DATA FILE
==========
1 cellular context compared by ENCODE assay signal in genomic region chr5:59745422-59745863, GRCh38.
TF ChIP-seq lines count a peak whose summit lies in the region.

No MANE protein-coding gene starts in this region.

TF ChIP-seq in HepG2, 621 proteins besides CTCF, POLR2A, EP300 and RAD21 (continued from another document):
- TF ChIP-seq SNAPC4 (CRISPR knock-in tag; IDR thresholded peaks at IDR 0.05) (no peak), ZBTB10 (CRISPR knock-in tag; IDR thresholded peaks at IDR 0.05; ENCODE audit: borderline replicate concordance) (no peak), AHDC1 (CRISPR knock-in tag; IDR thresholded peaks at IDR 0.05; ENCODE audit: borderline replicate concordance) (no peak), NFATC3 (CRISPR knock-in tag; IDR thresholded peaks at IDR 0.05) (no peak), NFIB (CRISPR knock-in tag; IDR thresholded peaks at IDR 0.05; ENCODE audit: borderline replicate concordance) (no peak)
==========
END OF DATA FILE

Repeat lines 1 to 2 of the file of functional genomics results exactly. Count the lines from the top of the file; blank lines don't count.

1 cellular context compared by ENCODE assay signal in genomic region chr5:59745422-59745863, GRCh38.
TF ChIP-seq lines count a peak whose summit lies in the region.